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Bulgakov. Divine Motherhood Category: Theosis …between created and uncreated…

God. Trinity
In the works of Vladimir Lossky

6 Thus saith the LORD the King of Israel, and his redeemer the LORD of hosts; I am the first, and I am the last; and beside me there is no God. Ис 41, 4. Ис 48, 12. Откр 1, 17. Откр 22, 13.

The Holy Trinity — God Person

The Holy Trinity — God who is personal and who is not a person confined in his own self.

For the creature, subject to change by nature, can partake of eternal life in the light of the Trinity.

The contemplation of this absolute perfection, of this divine plenitude which is the Trinity — God who is personal and who is not a person confined in his own self — the very thought, the mere ‘pale shade of the Trinity’, lifts the human soul beyond the world of being, changing and confused, in bestowing upon it this stability in the midst of passions; this serenity, or ἀπάθεια which is the beginning of deification. For the creature, subject to change by nature, can by grace attain to the state of eternal stability; can partake of infinite life in the light of the Trinity.

Distinguish between "Osia" and "Hypostasis" in God

Not three, but "Three - Unity."

The thought that distinguishes between “ousia” and “hypostasis” in God uses a metaphysical vocabulary and expresses itself in ontological terms, which in this case are not so much concepts as conventional signs that mark absolute identity and absolute distinguishability. In his desire to express the “irreducibility” of hypostasis to ousia, the irreducibility of personality to essence, without, however, opposing them as two different realities, the holy fathers made a distinction between these two synonyms, which was indeed a terminological find, … This irreducibility can neither be grasped nor expressed outside the relation of the three Hypostases, which, strictly speaking, are not three, but "Three - Unity." When we say “three Hypostases”, we already fall into an unacceptable abstraction: if we wanted to generalize and find a definition of the “Divine Hypostasis”, we would have to say that the only generalizing definition of the three Hypostases is the impossibility of any general definition of them.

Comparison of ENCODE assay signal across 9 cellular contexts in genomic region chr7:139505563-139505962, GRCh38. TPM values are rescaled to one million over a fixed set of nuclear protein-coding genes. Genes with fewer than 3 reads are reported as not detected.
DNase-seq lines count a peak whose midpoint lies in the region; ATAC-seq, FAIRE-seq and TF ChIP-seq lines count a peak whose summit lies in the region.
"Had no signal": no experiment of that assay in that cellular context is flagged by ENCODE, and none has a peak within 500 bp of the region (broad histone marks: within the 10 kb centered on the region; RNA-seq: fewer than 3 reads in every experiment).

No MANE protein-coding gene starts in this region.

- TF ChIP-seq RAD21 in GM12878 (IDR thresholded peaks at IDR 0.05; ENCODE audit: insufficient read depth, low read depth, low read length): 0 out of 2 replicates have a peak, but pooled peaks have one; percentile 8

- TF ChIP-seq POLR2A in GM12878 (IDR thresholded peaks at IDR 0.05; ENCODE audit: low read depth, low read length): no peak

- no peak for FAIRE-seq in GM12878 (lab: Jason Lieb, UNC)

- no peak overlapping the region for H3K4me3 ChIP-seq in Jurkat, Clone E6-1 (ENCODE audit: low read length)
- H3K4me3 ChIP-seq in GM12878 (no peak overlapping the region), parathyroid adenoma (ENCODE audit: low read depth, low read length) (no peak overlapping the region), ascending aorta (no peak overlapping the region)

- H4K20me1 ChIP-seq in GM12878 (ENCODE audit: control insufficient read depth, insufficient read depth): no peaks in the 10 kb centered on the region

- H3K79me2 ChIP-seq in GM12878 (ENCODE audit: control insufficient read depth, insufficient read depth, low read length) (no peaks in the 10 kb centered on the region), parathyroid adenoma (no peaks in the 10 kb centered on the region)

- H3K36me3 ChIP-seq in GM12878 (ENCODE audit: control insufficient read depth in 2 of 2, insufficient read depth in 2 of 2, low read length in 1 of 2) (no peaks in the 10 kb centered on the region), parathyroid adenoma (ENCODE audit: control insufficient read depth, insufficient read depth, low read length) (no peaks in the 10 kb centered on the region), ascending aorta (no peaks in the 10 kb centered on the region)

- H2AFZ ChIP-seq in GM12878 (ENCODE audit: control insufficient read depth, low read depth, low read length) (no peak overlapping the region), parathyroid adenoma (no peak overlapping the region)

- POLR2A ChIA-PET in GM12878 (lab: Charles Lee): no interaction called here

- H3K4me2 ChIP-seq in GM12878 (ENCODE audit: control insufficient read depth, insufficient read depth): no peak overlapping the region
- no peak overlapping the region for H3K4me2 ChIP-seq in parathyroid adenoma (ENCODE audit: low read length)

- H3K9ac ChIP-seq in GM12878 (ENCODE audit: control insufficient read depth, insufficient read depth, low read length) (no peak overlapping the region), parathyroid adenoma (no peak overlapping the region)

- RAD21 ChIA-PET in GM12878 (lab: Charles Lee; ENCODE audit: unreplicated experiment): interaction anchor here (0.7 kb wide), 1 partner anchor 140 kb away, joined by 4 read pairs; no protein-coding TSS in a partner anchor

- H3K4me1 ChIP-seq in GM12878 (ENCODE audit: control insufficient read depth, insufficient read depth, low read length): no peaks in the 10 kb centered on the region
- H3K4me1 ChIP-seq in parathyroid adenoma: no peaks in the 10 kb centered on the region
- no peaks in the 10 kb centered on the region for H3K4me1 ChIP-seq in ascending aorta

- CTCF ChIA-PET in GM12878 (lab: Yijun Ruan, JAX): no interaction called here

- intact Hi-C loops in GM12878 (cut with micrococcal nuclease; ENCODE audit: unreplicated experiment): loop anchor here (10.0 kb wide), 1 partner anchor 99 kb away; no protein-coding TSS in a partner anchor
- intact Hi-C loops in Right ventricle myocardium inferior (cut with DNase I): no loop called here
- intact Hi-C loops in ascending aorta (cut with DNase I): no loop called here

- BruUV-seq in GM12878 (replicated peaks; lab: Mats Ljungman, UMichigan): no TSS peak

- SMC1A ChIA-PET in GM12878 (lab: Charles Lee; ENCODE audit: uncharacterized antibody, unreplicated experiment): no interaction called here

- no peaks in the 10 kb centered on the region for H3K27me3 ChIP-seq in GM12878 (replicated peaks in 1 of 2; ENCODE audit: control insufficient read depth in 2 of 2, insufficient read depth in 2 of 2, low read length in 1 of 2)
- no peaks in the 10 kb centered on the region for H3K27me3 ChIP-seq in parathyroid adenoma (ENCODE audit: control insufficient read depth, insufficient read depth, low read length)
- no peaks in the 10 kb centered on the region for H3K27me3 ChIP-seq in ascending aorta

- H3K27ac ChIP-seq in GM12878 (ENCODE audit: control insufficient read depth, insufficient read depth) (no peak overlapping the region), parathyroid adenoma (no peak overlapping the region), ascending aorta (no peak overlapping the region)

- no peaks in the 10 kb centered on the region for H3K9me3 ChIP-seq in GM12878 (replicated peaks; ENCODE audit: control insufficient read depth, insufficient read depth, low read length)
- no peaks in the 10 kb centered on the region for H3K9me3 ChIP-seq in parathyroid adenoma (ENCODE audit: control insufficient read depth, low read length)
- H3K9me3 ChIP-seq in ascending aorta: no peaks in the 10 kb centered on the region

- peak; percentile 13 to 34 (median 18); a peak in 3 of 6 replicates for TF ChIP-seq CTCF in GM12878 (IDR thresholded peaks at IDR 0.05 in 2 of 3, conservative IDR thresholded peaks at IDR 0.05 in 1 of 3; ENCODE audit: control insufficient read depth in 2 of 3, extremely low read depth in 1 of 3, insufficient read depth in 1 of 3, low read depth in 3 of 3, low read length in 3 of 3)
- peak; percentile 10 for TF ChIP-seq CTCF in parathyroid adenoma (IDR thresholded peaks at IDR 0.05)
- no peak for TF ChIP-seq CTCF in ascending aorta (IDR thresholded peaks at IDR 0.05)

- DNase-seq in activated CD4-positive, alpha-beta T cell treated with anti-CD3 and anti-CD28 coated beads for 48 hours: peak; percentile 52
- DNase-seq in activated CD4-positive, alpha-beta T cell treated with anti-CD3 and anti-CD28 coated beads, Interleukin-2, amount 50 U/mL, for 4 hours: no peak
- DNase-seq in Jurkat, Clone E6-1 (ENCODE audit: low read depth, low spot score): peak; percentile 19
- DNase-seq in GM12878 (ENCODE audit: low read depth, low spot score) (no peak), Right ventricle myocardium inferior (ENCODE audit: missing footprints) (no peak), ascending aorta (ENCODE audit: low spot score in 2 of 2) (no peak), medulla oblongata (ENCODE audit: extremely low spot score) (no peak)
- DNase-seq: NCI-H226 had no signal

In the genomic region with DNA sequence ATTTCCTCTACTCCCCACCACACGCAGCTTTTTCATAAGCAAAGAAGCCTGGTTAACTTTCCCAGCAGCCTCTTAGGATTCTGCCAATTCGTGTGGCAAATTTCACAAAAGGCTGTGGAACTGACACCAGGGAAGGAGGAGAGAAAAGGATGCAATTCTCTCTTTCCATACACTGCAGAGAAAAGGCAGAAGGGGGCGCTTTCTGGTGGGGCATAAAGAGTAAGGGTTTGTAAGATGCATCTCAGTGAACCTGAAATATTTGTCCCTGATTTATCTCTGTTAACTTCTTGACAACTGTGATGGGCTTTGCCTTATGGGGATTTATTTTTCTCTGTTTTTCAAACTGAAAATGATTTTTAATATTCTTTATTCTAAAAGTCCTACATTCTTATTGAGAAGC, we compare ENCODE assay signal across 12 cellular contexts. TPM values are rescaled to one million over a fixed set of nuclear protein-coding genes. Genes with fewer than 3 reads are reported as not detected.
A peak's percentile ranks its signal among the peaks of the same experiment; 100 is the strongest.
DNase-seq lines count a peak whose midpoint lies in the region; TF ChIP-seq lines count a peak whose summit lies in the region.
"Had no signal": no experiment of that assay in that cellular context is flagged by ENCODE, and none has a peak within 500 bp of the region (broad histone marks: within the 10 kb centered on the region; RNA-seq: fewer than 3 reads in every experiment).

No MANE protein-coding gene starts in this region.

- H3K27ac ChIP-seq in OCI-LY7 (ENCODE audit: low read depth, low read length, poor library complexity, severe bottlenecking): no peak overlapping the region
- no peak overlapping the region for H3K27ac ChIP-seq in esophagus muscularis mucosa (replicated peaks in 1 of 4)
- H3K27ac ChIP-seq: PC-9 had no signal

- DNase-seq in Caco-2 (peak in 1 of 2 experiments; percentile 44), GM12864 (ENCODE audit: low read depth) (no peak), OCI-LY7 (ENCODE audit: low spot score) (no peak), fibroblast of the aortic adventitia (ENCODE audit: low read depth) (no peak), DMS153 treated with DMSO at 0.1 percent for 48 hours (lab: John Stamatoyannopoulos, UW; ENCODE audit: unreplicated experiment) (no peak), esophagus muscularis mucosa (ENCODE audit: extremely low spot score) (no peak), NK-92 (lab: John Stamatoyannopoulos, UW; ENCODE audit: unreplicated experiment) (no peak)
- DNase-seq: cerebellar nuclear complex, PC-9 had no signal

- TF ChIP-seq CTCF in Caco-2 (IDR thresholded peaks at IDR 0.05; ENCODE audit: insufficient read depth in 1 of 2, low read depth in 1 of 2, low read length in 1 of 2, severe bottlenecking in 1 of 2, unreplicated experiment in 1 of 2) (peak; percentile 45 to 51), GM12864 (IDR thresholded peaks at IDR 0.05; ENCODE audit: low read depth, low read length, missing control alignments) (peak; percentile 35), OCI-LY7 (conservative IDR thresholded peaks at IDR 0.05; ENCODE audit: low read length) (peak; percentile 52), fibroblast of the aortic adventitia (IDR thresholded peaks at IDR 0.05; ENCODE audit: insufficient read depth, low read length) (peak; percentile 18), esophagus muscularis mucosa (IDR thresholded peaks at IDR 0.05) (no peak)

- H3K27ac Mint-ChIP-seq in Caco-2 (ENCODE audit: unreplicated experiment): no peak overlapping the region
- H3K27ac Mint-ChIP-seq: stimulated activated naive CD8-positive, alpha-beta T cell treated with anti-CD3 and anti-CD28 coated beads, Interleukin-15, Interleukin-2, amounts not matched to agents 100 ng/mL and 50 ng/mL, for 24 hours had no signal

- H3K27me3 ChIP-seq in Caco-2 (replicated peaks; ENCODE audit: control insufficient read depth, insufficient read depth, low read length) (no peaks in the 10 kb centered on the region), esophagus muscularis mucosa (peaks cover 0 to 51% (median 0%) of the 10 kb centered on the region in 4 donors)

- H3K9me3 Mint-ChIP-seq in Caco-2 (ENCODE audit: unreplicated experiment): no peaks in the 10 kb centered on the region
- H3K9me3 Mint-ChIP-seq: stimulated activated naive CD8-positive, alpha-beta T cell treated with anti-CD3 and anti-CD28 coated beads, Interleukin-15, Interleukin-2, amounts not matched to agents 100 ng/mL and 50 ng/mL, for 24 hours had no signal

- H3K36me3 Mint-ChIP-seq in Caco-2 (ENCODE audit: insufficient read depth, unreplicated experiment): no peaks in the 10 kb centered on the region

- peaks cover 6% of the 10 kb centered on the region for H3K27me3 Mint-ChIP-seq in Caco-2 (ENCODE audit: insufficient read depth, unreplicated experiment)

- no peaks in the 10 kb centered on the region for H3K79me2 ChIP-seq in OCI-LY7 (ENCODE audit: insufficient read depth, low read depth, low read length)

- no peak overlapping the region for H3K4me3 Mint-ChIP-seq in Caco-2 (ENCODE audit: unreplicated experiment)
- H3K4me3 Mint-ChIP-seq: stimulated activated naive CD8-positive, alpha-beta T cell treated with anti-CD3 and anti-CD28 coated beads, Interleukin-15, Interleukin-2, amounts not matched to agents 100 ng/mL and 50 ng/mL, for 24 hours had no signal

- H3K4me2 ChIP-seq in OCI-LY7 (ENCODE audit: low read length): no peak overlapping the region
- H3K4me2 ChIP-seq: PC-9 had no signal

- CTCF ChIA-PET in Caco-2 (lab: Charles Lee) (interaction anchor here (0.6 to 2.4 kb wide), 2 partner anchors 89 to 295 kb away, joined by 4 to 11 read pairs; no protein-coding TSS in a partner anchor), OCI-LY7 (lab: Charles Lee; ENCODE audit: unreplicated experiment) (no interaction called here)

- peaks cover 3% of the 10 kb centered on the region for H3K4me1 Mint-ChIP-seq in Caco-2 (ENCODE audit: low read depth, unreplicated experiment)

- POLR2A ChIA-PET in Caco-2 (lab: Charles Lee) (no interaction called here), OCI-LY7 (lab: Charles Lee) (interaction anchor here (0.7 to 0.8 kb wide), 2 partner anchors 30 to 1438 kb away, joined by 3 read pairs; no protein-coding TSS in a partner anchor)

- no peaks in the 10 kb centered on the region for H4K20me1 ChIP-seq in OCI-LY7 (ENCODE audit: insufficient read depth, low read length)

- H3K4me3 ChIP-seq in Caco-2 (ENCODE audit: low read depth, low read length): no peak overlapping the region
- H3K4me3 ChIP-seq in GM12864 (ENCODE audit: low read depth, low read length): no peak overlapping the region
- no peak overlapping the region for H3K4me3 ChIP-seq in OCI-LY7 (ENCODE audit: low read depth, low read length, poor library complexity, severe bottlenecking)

Insufficiency of any number other than «Three»

Two is the number which separates. The one would be without honour, the other would be contrary to order.

The deity is neither one nor many; its perfection goes beyond the multiplicity of which duality is the root, and expresses itself in the Trinity. The Godhead does not dwell within bounds, nor does it spread itself indefinitely.

The threefold number is not, as we commonly understand it, a quantity. The threefold number relates to the indivisibly united divine hypostases, the ‘sum’ of which is always the unity, 3=1.